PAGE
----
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New York Times: Why Mainers Are Falling Hard for Heat Pumps

March 2, 2024
The New York Times covers how Maine climate policies and incentives are rapidly expanding heat pump installations across the state.

“Unlike a space heater, a heat pump extracts heat from outside air, even in subzero temperatures, and then runs it through a compressor, which makes it even hotter, before pumping it indoors. In the summer, it can operate in reverse, pulling heat from inside a building and pumping it outside, cooling the indoor spaces.


In 2023 heat pumps outsold gas furnaces in the United States for the second year running, a climate win. Electrical heat pumps are the cheapest and most energy efficient ways to heat and cool homes, and they do not emit the carbon pollution that is overheating the planet.


No state has adopted them faster than Maine.


That northeastern place of hardy types and snowbound winters is quickly going electric, installing electric heat pumps three times faster than the national average, according to Rewiring America, a nonprofit that promotes widespread electrical adoption. Last September, Maine met its goal of installing 100,000 heat pumps in households two years ahead of schedule, and is aiming to install another 175,000 by 2027.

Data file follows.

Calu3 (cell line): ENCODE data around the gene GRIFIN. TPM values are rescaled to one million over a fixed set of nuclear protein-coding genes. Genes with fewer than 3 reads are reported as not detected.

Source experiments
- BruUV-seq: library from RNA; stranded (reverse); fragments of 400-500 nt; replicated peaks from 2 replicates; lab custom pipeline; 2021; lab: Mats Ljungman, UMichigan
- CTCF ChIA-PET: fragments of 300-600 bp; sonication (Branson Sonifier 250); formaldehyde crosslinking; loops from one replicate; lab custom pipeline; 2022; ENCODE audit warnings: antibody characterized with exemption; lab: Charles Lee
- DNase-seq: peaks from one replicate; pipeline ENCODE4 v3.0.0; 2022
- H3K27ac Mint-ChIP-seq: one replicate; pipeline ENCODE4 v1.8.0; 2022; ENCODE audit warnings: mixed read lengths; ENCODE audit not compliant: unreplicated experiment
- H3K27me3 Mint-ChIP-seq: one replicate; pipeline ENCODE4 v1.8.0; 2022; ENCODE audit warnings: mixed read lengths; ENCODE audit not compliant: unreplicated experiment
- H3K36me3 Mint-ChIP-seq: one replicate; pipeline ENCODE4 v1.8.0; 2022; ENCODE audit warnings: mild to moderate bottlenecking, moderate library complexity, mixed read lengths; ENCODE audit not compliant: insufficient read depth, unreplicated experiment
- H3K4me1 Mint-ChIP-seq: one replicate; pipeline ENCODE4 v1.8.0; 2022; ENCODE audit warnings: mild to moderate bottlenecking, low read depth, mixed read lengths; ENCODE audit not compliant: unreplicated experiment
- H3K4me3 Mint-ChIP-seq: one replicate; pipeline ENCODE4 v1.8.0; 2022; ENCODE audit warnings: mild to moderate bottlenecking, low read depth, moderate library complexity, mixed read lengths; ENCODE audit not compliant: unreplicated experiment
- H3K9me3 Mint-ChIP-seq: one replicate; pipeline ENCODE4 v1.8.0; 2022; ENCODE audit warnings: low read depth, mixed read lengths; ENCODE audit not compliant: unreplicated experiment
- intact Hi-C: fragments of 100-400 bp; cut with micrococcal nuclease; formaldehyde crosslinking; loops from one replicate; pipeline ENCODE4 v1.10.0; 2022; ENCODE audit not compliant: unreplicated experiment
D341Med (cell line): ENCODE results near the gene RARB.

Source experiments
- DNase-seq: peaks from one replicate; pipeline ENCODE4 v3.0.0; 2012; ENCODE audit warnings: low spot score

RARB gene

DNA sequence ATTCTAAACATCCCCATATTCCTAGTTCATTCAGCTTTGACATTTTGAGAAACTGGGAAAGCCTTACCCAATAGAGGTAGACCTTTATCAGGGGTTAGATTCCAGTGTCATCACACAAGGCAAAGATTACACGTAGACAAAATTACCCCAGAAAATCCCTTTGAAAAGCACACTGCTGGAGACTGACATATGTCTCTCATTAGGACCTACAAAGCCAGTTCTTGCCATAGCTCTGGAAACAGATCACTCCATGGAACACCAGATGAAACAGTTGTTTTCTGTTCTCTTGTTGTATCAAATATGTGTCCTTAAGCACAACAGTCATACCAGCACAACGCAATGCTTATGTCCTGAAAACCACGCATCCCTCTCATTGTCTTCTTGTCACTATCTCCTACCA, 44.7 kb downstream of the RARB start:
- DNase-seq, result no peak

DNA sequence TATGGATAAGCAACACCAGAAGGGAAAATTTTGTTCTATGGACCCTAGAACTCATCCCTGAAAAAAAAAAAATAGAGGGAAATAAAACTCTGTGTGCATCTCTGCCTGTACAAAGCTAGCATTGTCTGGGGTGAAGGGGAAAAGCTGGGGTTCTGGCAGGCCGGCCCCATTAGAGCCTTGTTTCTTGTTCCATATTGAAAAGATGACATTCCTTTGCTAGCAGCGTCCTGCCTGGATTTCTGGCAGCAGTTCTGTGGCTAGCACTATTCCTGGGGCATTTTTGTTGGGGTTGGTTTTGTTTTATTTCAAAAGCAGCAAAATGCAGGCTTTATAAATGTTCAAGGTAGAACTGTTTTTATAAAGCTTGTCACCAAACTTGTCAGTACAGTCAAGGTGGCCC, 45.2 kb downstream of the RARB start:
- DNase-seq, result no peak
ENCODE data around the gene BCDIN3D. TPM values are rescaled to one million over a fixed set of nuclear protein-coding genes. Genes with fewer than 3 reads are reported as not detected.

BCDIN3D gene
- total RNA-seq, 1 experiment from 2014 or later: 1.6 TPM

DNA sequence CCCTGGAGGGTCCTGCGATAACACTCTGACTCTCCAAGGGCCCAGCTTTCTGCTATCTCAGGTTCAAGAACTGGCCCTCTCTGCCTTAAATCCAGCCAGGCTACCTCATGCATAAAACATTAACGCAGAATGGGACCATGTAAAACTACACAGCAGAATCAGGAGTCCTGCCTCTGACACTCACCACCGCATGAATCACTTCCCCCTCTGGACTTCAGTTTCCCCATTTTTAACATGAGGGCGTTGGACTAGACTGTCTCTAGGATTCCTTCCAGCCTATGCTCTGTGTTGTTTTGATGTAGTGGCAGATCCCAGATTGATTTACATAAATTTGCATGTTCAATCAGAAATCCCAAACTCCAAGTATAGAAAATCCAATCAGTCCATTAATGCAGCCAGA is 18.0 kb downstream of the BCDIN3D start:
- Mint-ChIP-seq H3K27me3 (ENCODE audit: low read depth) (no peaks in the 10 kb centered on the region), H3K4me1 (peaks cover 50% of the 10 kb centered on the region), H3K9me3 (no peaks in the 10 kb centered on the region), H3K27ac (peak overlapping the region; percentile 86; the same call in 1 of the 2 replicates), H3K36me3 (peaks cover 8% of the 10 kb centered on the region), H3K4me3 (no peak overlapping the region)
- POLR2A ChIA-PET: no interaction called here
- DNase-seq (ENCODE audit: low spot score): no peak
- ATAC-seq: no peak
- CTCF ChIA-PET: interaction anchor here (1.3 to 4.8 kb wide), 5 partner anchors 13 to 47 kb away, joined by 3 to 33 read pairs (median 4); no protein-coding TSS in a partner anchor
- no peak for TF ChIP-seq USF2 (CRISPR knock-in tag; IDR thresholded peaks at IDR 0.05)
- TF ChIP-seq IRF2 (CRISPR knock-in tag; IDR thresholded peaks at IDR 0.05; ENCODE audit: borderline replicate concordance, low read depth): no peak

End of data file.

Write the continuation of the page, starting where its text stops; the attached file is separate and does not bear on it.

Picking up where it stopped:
Maine’s rapid adoption is being spurred by a combination of state rebates on top of federal incentives and a new cadre of vendors and installers, as well as mounting frustrations over the high cost of heating oil.”

About the Alliance

Launched on June 1, 2017 by the governors of Washington, New York, and California to help fill the void left by the previous administration’s decision to withdraw the U.S. from the Paris Agreement, the Alliance has grown to include 24 governors from across the U.S. representing approximately 60% of the U.S. economy and 55% of the U.S. population. Governors in the Alliance have pledged to collectively reduce greenhouse gas emissions by at least 26-28% below 2005 levels by 2025, at least 50-52% below 2005 levels by 2030, and collectively achieve overall net-zero greenhouse gas emissions as soon as practicable, and no later than 2050.


The Alliance’s states and territories continue to demonstrate that climate action goes hand-in-hand with economic growth, job creation, and better public health. While reducing emissions by 18% between 2005 and 2021, Alliance members grew their collective GDP by nearly 30%. The coalition’s states and territories are employing more workers in the clean energy sector, achieving lower levels of dangerous air pollutants, and preparing more effectively for climate impacts and executing more pre-disaster planning than the rest of the country.